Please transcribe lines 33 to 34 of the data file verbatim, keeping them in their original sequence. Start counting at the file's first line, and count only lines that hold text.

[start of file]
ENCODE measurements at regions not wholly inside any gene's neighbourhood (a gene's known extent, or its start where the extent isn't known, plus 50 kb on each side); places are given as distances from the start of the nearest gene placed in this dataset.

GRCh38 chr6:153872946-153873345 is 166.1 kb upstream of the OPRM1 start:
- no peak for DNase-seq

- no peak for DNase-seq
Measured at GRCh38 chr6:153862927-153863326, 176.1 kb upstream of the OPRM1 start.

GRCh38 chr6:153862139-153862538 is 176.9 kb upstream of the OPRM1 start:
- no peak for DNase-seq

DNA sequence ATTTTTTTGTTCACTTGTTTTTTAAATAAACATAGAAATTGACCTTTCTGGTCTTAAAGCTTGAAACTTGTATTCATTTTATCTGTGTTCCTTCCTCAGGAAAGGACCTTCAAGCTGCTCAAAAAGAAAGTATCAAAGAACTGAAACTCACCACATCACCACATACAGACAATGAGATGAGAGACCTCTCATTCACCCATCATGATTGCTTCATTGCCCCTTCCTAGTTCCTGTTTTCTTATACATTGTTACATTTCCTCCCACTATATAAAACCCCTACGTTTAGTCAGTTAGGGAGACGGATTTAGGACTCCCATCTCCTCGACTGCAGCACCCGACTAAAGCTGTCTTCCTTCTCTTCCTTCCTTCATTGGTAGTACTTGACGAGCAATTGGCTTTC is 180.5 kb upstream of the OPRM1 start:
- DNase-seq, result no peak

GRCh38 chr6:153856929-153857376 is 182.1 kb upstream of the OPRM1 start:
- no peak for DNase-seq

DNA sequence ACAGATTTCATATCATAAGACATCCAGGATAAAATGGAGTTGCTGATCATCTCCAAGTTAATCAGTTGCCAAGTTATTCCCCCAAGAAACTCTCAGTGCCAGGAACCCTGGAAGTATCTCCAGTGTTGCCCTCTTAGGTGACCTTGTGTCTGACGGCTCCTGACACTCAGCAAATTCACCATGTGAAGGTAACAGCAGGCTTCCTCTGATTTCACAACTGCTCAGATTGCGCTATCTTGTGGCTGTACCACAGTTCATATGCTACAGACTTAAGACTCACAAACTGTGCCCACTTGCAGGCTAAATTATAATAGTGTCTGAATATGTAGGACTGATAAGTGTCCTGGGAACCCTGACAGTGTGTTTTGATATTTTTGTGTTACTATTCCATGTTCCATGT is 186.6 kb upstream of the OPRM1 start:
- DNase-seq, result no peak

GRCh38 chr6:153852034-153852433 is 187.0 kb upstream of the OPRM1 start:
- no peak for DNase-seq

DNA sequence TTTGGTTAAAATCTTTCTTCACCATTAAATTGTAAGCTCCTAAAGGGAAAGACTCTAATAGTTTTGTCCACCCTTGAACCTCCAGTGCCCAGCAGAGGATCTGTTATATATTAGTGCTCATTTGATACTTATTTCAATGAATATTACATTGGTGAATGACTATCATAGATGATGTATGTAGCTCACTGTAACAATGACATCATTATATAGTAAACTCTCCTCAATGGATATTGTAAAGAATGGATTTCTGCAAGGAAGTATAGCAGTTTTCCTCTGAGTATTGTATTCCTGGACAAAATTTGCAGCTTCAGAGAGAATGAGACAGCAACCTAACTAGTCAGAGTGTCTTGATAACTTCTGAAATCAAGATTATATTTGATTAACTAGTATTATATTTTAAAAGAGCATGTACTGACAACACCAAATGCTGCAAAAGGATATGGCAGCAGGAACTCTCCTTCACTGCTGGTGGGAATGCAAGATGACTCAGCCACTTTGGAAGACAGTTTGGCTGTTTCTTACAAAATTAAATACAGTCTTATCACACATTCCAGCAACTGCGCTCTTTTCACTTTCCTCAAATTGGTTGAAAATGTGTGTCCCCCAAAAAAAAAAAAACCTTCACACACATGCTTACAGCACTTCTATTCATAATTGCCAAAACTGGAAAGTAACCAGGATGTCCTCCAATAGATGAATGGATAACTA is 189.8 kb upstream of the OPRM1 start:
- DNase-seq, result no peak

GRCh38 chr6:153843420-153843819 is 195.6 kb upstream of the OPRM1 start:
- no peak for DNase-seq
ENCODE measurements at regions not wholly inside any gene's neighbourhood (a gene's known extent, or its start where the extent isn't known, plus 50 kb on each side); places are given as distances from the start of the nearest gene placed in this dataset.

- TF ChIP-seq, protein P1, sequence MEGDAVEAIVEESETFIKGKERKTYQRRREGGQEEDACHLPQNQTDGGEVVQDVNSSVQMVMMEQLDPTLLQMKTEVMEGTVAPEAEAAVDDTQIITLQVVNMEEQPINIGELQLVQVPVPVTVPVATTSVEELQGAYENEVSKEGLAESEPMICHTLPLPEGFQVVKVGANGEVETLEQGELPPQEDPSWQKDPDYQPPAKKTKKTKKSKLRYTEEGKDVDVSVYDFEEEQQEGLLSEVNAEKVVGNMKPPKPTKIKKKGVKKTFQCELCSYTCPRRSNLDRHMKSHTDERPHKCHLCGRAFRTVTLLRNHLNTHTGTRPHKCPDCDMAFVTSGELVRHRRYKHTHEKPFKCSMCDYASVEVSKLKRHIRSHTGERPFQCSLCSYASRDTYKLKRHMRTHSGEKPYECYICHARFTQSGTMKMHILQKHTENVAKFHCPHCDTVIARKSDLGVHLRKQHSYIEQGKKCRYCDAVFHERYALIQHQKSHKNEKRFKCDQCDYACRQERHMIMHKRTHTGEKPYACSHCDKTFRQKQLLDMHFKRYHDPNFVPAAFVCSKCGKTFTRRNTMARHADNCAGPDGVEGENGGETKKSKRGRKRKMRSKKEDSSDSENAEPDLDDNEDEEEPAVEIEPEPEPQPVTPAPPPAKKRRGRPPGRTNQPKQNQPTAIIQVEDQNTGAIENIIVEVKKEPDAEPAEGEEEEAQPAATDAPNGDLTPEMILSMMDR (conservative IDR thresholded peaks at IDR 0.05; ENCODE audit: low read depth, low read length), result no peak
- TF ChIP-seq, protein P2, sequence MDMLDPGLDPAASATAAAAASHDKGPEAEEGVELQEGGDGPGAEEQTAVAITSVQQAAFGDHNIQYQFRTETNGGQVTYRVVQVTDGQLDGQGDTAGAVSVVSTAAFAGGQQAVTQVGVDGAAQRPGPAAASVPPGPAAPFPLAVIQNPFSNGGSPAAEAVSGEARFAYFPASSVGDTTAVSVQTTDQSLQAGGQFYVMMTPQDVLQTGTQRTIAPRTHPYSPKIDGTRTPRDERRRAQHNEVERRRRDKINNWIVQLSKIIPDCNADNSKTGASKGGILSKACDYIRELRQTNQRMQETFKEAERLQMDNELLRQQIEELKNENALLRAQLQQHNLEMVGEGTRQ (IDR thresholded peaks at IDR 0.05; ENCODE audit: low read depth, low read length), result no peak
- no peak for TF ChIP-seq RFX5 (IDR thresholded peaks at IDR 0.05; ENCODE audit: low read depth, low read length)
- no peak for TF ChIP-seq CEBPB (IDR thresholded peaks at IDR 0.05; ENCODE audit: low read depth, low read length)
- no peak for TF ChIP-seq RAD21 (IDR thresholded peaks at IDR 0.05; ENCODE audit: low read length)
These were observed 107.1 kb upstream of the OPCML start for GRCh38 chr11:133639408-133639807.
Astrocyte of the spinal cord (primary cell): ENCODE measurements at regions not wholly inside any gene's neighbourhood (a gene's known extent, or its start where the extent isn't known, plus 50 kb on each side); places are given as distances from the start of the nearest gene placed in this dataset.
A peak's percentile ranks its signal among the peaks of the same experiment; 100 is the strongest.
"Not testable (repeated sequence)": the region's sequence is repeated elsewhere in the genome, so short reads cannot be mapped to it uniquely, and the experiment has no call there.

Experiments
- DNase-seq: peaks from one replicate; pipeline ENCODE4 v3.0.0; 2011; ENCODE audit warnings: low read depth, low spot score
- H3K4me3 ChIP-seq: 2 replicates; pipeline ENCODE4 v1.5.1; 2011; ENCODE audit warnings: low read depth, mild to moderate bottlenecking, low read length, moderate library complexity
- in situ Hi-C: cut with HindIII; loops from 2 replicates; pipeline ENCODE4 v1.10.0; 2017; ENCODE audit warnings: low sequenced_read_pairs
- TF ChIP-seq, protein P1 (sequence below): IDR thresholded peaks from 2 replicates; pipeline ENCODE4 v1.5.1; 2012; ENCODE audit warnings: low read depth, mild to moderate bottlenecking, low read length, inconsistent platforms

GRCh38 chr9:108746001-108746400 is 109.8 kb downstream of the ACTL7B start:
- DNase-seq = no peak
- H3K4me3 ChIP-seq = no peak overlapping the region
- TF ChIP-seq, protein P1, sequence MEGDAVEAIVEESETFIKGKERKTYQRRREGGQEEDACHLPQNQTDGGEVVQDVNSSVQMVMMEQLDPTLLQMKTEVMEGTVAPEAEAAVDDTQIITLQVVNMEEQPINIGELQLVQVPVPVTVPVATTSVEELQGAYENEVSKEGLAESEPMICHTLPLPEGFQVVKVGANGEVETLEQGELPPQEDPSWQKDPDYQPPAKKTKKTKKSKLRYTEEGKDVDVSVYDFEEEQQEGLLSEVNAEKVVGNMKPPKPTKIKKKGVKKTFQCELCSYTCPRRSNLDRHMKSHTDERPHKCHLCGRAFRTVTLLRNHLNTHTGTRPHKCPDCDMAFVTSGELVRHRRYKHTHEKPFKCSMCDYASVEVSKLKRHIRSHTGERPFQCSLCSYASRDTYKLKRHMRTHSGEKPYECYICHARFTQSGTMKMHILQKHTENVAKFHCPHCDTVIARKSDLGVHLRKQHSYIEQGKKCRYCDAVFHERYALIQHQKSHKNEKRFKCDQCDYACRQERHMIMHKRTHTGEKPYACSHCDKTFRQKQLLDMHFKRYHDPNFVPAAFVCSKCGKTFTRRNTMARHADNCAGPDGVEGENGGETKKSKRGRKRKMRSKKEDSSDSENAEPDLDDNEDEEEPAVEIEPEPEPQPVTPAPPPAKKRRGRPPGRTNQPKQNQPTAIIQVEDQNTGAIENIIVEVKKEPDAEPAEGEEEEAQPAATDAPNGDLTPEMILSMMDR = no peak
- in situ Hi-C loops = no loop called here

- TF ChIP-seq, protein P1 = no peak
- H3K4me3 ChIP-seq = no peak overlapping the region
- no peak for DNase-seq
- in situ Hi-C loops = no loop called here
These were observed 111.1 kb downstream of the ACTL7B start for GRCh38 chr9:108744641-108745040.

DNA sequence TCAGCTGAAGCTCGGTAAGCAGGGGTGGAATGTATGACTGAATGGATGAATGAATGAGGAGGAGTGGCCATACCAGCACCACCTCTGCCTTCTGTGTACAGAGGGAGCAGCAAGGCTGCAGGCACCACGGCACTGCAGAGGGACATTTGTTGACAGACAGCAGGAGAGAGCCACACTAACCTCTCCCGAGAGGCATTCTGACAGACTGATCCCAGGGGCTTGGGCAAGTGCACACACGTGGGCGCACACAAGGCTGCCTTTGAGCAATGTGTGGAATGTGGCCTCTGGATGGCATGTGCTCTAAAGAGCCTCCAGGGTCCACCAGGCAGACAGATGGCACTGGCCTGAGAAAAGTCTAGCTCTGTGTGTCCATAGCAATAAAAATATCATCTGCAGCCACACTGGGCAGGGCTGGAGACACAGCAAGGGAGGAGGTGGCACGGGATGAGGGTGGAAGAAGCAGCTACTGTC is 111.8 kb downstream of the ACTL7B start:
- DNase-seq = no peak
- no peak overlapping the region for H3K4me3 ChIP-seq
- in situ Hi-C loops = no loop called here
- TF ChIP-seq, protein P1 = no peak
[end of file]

- in situ Hi-C: cut with HindIII; loops from 2 replicates; pipeline ENCODE4 v1.10.0; 2017; ENCODE audit warnings: low sequenced_read_pairs
- TF ChIP-seq, protein P1 (sequence below): IDR thresholded peaks from 2 replicates; pipeline ENCODE4 v1.5.1; 2012; ENCODE audit warnings: low read depth, mild to moderate bottlenecking, low read length, inconsistent platforms